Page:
How often have you found yourself torn between choosing an apple or a bowl of ice cream? The struggle between choosing to eat healthy and indulging in your favorite treats is a difficult one, but Michael Shoretz ’09 doesn’t believe that you have to compromise. That is why he created the company Beyond Better Foods, which launched ENLIGHTENED Ice Cream in 2013.  

According to Shoretz, the ice cream is not just “better-for-you” but actively healthy. “Our ice cream is probably more similar to a well-formulated protein bar than any other ice cream on the market,” Shoretz said in a phone interview with the Justice. 

As a Health: Science, Society and Policy major at Brandeis, Shoretz was able to learn about making healthy choices available to the public. Shoretz was inspired by his love for fitness and nutrition to make one of his favorite treats healthy. He found that even “better-for-you” ice cream was lower in fat but still high in sugar and lacked macronutrients such as protein. He believed that he could create a product that was not just less bad for you but actually good for you.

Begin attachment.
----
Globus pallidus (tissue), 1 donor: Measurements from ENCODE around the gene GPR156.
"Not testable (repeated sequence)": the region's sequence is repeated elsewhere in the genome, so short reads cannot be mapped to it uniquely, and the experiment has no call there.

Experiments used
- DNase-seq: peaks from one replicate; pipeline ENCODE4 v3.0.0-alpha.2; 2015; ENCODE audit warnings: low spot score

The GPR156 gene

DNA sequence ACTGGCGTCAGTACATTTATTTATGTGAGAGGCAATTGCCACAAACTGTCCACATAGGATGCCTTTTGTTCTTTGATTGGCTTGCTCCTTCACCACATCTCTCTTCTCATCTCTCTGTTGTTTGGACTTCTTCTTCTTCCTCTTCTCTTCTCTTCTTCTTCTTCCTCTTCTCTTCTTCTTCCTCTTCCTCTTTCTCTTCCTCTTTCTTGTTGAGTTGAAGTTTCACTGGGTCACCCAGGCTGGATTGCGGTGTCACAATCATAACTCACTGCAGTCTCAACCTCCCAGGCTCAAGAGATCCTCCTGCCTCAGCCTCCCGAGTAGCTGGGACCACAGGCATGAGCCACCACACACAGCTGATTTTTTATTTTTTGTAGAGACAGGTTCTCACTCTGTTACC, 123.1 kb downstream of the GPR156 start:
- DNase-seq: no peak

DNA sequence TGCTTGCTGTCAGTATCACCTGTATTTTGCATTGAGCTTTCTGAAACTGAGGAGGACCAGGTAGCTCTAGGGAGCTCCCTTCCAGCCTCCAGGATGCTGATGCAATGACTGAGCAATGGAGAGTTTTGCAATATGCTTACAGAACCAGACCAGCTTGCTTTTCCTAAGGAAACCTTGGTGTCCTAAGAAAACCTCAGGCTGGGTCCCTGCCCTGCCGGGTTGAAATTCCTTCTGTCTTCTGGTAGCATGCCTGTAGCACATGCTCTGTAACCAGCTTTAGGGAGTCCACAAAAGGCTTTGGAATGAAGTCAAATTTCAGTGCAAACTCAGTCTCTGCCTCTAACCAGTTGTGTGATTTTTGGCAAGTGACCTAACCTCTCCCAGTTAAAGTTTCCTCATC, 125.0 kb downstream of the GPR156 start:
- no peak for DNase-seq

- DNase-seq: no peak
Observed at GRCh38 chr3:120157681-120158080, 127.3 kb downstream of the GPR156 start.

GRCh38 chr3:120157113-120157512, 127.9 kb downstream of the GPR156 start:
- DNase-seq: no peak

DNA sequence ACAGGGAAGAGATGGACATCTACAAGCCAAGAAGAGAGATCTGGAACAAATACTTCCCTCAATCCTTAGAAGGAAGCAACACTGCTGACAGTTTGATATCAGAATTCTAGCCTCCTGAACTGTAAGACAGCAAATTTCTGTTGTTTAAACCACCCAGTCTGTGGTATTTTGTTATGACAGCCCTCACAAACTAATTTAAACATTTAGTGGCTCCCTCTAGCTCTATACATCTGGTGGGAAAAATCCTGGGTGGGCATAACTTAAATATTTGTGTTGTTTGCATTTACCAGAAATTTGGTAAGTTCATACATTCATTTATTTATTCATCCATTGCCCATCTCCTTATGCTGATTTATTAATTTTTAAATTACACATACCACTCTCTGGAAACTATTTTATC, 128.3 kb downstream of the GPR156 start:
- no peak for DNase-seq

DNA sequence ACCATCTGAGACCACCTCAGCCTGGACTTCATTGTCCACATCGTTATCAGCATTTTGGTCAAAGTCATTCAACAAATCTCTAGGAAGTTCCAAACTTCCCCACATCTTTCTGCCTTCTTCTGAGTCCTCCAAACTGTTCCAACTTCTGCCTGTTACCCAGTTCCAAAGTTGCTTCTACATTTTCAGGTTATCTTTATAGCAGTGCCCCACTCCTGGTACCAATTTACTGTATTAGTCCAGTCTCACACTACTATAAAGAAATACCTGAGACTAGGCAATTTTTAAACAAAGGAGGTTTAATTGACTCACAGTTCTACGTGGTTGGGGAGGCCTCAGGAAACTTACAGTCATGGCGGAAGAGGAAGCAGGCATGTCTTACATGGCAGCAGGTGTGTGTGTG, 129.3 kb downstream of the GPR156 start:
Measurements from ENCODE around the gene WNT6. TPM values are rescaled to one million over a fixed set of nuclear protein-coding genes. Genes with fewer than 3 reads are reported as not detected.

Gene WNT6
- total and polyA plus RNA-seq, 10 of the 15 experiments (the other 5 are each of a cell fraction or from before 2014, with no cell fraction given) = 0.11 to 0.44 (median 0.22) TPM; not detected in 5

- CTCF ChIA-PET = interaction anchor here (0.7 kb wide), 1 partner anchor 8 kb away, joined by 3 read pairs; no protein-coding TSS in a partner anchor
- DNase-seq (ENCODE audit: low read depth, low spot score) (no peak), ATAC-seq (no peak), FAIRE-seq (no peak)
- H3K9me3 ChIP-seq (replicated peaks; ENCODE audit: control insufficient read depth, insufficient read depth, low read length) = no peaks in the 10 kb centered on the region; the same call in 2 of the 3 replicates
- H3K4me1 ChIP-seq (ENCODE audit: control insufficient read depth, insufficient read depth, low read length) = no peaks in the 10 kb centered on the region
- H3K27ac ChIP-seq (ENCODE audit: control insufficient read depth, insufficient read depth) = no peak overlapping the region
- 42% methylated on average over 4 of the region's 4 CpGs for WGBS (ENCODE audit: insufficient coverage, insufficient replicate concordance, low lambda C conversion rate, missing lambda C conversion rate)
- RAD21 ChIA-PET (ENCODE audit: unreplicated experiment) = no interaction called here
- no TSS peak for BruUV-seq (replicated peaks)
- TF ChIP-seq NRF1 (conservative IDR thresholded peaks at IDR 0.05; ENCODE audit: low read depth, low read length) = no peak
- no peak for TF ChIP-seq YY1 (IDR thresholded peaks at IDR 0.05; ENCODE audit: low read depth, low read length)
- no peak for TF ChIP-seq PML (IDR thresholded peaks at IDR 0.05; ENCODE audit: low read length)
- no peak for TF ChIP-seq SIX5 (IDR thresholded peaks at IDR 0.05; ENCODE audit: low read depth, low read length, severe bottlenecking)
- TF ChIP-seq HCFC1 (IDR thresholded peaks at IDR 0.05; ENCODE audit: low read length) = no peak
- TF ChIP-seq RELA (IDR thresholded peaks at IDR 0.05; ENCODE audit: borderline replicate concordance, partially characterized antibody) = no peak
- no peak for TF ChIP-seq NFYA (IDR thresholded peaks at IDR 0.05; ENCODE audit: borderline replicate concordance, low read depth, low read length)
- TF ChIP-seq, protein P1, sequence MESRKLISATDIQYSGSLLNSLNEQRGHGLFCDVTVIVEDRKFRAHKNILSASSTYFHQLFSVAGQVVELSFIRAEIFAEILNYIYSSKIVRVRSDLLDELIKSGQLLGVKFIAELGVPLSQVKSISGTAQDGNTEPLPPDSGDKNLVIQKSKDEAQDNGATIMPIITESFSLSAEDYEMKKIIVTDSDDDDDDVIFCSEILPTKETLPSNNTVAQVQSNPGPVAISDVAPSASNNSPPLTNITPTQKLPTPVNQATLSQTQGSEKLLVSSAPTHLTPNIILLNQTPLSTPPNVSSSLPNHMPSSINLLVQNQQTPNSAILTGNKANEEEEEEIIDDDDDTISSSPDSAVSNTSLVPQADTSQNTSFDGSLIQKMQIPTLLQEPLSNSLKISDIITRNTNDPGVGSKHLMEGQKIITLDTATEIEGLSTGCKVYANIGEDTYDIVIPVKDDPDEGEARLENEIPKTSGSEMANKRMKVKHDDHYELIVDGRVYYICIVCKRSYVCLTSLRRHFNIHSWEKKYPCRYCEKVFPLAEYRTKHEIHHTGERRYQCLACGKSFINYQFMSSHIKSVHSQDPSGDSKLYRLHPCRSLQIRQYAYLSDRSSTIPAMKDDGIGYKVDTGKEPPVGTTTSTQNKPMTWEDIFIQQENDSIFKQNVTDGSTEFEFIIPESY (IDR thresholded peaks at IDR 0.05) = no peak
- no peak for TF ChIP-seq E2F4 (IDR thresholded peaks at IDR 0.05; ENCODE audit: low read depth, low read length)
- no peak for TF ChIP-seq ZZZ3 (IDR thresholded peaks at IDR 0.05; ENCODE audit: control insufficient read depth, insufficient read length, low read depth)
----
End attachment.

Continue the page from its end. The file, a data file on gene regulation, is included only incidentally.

In 2010, Shoretz began experimenting in his kitchen, trying to formulate a recipe that was both healthy and tasty. At first, the endeavor was to satisfy his own personal curiosity; he had no prior experiences with creating food products. “I just had experience eating ice cream,” Shoretz said. As his experimentation progressed, Shoretz sought out help to create the perfect recipe.

“I worked on the formulation for over two years in the kitchen, starting in 2010, [because of a] personal interest. And then kind of becoming more formularized with the help of scientists and dieticians and actual experts in the ice cream industry,” Shoretz said.